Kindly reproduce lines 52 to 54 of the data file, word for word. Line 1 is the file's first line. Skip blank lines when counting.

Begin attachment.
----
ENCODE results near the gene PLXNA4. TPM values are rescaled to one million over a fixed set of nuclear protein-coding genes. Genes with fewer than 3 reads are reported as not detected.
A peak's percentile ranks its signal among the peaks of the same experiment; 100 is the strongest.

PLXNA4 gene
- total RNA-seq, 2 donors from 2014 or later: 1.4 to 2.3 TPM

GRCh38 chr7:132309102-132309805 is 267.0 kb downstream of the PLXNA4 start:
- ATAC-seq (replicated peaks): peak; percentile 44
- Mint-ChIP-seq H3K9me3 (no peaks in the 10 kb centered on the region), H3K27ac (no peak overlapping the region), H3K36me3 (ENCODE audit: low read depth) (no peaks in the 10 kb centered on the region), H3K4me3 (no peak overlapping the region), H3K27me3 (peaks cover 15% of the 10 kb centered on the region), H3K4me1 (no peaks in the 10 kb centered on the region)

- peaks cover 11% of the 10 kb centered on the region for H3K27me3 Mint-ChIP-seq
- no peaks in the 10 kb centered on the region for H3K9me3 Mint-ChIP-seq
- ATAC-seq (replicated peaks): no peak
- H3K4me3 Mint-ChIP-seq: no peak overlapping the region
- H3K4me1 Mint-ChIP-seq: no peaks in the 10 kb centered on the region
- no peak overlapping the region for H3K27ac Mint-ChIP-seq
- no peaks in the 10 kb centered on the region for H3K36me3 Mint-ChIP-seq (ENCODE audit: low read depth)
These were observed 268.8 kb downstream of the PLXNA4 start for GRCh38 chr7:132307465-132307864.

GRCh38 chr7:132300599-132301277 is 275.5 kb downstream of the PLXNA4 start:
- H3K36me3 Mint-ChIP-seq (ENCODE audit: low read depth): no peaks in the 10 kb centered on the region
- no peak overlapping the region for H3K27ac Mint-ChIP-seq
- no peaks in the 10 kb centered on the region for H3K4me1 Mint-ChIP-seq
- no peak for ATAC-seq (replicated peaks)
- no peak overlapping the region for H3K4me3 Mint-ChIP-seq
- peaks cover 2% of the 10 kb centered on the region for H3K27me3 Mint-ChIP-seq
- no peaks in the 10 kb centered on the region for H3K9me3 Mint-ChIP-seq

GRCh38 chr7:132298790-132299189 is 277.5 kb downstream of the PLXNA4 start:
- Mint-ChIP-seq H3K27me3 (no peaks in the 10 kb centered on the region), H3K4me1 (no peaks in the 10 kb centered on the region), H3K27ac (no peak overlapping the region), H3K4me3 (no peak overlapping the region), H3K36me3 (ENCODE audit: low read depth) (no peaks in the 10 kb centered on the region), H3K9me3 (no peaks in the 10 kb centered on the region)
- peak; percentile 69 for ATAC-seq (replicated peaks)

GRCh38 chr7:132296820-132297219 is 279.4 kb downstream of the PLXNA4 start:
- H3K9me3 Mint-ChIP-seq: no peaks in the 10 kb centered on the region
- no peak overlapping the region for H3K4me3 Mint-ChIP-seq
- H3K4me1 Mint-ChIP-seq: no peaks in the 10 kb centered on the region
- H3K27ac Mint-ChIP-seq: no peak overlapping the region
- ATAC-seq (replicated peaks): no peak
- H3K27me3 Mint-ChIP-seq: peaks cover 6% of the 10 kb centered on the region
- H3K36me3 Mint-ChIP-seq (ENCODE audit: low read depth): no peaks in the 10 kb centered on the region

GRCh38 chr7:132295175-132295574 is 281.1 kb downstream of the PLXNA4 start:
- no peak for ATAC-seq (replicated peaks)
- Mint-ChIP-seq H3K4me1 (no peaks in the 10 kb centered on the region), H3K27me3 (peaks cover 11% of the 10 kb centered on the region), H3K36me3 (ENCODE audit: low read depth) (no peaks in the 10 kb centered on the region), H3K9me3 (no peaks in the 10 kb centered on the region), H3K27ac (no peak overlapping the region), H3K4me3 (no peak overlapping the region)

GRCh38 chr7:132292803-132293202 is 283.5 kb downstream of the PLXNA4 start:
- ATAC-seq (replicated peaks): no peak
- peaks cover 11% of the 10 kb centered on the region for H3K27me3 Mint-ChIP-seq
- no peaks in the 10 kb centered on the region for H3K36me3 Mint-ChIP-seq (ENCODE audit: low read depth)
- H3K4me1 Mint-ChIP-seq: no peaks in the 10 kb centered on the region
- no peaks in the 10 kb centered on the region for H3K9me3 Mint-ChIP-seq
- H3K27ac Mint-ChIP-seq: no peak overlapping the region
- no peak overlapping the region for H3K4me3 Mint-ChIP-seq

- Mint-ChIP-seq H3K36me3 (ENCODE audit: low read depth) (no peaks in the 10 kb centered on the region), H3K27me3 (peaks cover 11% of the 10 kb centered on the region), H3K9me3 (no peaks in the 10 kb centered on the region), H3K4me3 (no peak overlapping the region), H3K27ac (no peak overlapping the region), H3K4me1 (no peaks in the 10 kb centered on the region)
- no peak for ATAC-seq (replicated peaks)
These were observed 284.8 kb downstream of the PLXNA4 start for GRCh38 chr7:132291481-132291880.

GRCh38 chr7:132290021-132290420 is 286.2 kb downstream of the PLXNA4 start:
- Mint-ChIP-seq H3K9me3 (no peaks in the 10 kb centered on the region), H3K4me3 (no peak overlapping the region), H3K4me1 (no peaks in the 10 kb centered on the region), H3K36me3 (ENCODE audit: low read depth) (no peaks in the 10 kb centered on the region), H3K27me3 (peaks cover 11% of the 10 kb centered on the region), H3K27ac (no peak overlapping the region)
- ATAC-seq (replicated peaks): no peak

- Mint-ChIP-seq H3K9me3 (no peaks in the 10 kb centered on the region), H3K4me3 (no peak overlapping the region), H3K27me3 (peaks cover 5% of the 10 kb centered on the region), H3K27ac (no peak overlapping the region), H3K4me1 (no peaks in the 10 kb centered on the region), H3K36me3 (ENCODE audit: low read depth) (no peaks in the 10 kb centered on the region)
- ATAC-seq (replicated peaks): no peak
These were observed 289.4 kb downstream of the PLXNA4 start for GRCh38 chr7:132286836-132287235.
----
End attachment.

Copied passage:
- Mint-ChIP-seq H3K9me3 (no peaks in the 10 kb centered on the region), H3K4me3 (no peak overlapping the region), H3K27me3 (peaks cover 5% of the 10 kb centered on the region), H3K27ac (no peak overlapping the region), H3K4me1 (no peaks in the 10 kb centered on the region), H3K36me3 (ENCODE audit: low read depth) (no peaks in the 10 kb centered on the region)
- ATAC-seq (replicated peaks): no peak
These were observed 289.4 kb downstream of the PLXNA4 start for GRCh38 chr7:132286836-132287235.